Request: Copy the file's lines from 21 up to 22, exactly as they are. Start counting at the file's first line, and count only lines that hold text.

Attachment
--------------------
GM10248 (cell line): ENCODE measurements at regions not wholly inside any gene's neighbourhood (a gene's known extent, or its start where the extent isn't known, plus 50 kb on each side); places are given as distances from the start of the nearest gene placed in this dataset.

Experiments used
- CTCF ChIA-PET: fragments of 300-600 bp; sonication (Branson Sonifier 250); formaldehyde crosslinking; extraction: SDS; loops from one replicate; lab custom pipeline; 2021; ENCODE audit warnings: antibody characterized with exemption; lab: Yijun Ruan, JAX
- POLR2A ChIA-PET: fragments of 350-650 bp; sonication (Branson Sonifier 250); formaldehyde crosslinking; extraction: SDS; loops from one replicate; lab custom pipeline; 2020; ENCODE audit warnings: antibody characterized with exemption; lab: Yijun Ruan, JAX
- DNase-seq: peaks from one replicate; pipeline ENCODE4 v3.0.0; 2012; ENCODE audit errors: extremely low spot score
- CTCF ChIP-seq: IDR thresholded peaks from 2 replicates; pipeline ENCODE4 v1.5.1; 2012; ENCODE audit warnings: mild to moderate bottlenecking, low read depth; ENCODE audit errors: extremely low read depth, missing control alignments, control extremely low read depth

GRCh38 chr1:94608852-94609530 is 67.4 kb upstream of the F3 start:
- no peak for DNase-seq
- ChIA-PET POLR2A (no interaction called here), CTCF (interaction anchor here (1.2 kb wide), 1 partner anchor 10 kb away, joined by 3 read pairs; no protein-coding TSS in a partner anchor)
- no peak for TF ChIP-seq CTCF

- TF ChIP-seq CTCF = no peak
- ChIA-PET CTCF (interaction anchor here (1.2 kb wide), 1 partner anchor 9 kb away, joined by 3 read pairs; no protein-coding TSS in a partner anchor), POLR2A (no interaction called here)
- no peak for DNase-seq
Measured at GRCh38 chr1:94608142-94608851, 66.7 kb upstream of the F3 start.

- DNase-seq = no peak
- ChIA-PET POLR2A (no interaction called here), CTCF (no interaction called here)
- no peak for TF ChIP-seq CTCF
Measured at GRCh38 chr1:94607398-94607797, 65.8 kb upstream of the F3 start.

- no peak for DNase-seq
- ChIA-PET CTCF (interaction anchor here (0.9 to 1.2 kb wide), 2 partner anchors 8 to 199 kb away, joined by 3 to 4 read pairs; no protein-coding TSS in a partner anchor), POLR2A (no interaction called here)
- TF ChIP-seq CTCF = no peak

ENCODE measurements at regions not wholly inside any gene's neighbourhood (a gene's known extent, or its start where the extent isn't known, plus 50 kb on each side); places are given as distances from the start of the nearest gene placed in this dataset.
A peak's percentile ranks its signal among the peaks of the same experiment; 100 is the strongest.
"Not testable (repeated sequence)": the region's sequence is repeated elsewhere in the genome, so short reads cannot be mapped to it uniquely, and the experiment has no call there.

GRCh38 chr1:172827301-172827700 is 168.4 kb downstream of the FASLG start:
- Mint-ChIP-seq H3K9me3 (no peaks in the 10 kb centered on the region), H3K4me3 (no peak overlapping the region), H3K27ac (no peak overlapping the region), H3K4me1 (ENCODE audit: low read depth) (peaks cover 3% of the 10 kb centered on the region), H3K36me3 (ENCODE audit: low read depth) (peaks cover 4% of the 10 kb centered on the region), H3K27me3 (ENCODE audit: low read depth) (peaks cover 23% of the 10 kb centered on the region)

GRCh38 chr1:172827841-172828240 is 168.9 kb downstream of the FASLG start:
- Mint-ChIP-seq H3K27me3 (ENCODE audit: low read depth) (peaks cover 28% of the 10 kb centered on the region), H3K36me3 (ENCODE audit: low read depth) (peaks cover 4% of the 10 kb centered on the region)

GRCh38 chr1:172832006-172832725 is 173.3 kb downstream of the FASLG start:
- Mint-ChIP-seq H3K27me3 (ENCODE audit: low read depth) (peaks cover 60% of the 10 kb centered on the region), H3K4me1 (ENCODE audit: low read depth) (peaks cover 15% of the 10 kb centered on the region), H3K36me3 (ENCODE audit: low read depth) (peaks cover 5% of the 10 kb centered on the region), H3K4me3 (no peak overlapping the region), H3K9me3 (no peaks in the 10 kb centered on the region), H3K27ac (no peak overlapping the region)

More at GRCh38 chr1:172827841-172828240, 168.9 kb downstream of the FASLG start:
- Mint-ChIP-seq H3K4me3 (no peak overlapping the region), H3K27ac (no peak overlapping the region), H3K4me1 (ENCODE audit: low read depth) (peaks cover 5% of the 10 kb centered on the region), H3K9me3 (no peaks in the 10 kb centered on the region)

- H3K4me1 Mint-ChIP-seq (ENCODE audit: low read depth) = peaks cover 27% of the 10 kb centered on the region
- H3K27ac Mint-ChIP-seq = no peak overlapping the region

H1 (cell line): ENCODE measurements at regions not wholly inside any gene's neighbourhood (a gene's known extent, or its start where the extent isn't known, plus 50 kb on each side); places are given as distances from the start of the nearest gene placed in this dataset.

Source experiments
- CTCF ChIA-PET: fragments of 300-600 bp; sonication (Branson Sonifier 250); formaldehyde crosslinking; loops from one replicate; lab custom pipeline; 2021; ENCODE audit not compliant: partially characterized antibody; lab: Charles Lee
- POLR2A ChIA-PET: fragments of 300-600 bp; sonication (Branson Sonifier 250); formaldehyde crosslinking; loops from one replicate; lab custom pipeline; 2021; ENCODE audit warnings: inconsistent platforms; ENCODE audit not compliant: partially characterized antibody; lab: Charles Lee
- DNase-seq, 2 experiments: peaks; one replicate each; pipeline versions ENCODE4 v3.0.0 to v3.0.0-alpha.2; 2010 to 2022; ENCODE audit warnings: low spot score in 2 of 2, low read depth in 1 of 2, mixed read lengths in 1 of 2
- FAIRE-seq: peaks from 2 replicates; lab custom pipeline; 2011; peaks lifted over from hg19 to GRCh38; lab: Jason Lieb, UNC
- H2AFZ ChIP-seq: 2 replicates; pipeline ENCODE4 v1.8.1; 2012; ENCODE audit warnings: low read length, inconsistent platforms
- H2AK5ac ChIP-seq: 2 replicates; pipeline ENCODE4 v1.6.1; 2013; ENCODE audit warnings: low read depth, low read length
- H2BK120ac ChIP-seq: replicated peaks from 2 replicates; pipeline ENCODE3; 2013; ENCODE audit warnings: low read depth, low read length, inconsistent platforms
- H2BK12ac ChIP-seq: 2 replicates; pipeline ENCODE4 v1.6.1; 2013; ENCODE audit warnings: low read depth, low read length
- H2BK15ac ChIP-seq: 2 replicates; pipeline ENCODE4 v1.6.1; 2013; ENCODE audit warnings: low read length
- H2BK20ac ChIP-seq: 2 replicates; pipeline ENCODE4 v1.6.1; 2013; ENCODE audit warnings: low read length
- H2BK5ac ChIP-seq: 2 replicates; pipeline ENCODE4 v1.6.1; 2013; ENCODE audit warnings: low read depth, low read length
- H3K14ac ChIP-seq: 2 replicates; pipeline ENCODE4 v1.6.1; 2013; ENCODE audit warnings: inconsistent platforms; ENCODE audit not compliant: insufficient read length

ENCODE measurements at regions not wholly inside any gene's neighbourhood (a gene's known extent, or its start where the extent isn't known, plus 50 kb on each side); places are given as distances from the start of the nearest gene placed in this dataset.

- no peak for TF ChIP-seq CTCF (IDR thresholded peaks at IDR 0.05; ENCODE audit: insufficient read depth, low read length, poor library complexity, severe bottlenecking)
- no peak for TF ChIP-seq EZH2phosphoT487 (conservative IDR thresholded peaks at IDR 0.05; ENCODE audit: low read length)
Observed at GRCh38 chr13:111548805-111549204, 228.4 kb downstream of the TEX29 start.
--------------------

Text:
- TF ChIP-seq CTCF = no peak

ENCODE measurements at regions not wholly inside any gene's neighbourhood (a gene's known extent, or its start where the extent isn't known, plus 50 kb on each side); places are given as distances from the start of the nearest gene placed in this dataset.